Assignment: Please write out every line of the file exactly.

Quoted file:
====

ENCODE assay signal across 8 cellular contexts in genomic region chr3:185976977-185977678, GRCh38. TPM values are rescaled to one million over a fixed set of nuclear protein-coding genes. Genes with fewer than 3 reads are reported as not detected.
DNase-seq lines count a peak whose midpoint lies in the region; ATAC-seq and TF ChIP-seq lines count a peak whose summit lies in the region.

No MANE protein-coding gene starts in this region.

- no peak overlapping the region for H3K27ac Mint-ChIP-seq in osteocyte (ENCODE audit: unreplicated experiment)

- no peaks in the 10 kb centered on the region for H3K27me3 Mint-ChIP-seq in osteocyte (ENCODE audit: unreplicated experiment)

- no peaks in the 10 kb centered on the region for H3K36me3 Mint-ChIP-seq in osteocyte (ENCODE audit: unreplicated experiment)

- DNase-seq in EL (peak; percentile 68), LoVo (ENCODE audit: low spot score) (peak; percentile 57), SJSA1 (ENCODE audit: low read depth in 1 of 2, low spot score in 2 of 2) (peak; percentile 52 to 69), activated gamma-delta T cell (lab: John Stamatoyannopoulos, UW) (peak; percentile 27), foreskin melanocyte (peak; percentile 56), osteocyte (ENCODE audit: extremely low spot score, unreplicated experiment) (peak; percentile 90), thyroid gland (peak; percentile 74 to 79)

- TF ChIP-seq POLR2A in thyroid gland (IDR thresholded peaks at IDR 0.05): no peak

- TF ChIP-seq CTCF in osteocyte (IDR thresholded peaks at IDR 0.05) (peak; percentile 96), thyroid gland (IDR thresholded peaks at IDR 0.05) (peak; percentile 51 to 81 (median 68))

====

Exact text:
ENCODE assay signal across 8 cellular contexts in genomic region chr3:185976977-185977678, GRCh38. TPM values are rescaled to one million over a fixed set of nuclear protein-coding genes. Genes with fewer than 3 reads are reported as not detected.
DNase-seq lines count a peak whose midpoint lies in the region; ATAC-seq and TF ChIP-seq lines count a peak whose summit lies in the region.

No MANE protein-coding gene starts in this region.

- no peak overlapping the region for H3K27ac Mint-ChIP-seq in osteocyte (ENCODE audit: unreplicated experiment)

- no peaks in the 10 kb centered on the region for H3K27me3 Mint-ChIP-seq in osteocyte (ENCODE audit: unreplicated experiment)

- no peaks in the 10 kb centered on the region for H3K36me3 Mint-ChIP-seq in osteocyte (ENCODE audit: unreplicated experiment)

- DNase-seq in EL (peak; percentile 68), LoVo (ENCODE audit: low spot score) (peak; percentile 57), SJSA1 (ENCODE audit: low read depth in 1 of 2, low spot score in 2 of 2) (peak; percentile 52 to 69), activated gamma-delta T cell (lab: John Stamatoyannopoulos, UW) (peak; percentile 27), foreskin melanocyte (peak; percentile 56), osteocyte (ENCODE audit: extremely low spot score, unreplicated experiment) (peak; percentile 90), thyroid gland (peak; percentile 74 to 79)

- TF ChIP-seq POLR2A in thyroid gland (IDR thresholded peaks at IDR 0.05): no peak

- TF ChIP-seq CTCF in osteocyte (IDR thresholded peaks at IDR 0.05) (peak; percentile 96), thyroid gland (IDR thresholded peaks at IDR 0.05) (peak; percentile 51 to 81 (median 68))